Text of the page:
Broadcast Beat Magazine 2018 NAB Show Edition - Page 108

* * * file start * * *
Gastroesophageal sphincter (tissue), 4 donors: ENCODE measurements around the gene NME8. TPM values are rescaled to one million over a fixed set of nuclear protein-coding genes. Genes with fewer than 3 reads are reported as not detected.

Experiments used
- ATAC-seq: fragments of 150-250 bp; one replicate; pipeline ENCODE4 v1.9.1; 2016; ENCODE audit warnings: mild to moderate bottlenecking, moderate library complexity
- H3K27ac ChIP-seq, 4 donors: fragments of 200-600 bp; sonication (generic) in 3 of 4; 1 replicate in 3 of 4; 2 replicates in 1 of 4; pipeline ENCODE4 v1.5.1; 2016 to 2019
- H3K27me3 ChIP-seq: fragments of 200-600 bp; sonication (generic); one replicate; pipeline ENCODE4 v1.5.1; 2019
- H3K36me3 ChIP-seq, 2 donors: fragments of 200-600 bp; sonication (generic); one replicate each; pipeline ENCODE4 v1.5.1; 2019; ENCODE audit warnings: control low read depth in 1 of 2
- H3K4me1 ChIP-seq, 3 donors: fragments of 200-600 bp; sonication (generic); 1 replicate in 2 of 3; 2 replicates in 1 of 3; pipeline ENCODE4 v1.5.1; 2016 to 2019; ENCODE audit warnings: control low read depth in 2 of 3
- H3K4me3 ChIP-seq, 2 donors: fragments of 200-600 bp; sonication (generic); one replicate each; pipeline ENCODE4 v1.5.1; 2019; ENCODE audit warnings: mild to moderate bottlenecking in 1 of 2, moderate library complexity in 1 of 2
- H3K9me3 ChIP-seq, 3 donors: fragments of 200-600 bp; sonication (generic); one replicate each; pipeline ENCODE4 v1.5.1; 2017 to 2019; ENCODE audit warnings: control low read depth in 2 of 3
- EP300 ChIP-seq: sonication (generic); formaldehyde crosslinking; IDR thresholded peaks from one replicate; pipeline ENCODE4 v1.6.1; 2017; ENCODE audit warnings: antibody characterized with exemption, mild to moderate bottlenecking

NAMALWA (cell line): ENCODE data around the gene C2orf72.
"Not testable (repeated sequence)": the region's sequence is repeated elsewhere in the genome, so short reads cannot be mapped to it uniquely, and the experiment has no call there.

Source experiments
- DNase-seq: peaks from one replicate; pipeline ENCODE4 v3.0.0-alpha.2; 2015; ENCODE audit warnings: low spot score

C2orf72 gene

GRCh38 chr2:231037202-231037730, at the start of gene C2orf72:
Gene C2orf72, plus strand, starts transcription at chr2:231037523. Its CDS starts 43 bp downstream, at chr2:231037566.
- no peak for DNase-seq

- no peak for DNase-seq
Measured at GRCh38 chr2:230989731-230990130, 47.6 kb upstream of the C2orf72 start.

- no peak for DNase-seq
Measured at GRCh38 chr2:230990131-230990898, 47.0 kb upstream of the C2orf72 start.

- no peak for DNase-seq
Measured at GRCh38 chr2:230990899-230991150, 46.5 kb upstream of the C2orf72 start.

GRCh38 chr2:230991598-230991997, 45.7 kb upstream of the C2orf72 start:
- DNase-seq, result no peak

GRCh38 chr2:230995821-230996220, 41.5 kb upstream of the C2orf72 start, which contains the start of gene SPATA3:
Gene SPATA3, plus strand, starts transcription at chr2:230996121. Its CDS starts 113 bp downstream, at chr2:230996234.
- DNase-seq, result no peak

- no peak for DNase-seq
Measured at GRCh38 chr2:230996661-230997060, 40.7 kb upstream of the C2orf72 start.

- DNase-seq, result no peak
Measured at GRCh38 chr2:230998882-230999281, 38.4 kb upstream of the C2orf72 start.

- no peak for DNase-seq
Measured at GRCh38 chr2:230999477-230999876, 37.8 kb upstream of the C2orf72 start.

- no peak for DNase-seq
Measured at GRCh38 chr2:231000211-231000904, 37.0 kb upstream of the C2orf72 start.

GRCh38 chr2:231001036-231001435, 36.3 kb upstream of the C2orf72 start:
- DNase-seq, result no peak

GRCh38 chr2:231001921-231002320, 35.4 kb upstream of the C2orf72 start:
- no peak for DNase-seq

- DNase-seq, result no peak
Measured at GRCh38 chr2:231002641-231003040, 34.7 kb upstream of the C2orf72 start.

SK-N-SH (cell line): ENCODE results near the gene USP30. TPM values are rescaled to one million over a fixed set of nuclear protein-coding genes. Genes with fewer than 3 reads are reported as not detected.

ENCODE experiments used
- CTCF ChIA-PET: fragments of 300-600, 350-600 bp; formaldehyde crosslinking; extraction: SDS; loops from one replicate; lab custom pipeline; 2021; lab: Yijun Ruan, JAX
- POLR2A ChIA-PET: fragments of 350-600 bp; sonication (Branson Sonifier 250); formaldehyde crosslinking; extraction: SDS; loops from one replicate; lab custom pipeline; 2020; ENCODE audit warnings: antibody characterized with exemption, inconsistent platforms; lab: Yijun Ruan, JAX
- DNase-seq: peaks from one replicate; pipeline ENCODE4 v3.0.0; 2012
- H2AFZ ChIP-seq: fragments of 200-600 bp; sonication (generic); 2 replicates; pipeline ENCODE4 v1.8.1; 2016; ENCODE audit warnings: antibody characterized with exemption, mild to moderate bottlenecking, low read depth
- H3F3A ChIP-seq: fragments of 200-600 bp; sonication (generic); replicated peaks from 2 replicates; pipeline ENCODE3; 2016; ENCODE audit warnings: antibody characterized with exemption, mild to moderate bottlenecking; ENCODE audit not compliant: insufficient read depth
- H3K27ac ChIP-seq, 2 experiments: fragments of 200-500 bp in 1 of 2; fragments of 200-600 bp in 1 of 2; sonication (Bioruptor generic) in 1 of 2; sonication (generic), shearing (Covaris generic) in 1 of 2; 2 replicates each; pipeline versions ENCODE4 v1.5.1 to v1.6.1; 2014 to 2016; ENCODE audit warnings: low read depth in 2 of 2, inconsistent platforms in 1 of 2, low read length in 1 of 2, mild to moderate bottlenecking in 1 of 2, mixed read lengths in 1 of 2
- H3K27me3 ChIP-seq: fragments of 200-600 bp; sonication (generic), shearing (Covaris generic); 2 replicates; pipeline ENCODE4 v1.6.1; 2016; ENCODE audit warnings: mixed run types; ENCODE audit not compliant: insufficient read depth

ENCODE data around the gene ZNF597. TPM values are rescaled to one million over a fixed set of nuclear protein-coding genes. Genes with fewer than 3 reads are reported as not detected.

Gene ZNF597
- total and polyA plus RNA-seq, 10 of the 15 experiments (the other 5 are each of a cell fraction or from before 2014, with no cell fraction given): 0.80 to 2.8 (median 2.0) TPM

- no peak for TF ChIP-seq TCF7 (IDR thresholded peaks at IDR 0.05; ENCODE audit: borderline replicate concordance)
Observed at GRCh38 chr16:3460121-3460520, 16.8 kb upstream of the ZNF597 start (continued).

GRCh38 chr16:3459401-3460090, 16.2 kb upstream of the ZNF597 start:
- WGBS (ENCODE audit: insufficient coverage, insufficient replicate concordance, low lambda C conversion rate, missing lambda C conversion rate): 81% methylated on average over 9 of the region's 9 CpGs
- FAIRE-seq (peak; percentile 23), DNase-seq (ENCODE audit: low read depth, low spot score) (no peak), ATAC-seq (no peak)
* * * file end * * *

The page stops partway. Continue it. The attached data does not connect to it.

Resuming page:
Essential media cloud deployment options metal and virtualized servers enable a move away from dedicated cabling for ingest and egress processes, with IP-based interconnects playing a larger role. A natural transition from the data center is to an on-premise private cloud hosted in customer- owned data centers. This infrastructure is like the data center model, but now the infrastruc- ture management software changes to a cloud- management software stack, easily maintained by the customer or third-party provider. Dynamic resource allocation becomes much easier since resource allocation and sharing is handled by the cloud vendor’s software. Azure Stack and VMware Cloud Foundation are examples of cloud software that manage on-premise data centers. Next is the off-premise private cloud. As a single- tenant service, it provides security and exclusive use of dedicated resources. Isolation is achieved either virtually through software or, in some cases, physically. An off-premise model can take advantage of co-location centers that provide custom infrastructure hosting facilities and vir- tual, private high-bandwidth connectivity and proximity to cloud data centers. Media enterprise achieve secure connections through accepted networking practices such as point-to-site and site-to-site VPN, or through leased networks that offer predictable latency and high bandwidths. A community cloud run by a service provider shares infrastructure between several organiza- tions with similar concerns such as security, com- 108 • Broadcast Beat Magazine • www.broadcastbeat.com pliance, jurisdiction, etc. Shared needs can also be around similar infrastructure requirements like secure shared storage and ingest servers or spe- cific products such as remote editing and asset management, and specific security-compliant workflows. Finally, the public cloud is the standard multi- tenant shared infrastructure, offering media orga- nizations infrastructure in multiple regions – a significant cost and scalability advantage over other hosting methods. Virtualization technologies In addition to elasticity to handle heavy load con- ditions posed by say a major news stories or tem- porary production setup, moving post-production processes to the cloud or centralized data centers also provides resource pooling benefits – whether to provision more processes on underutilized servers or to aggregate resources for even more powerful computing power. Using resource par- titioning, it also enables shared access to the CPU, memory, network, storage, and virtual GPU access to simultaneously running services. Virtual machines (VMs) and containers provide critical resource pooling and elasticity. VMs emu- late a full server or workstation by running a full copy of the OS as well as virtualized drivers and hardwar e emulations. In comparison, contain- ers take just enough of the operating system to support binaries and libraries required for appli- cations or services running inside the container. Multiple containers can run in a single OS – pro-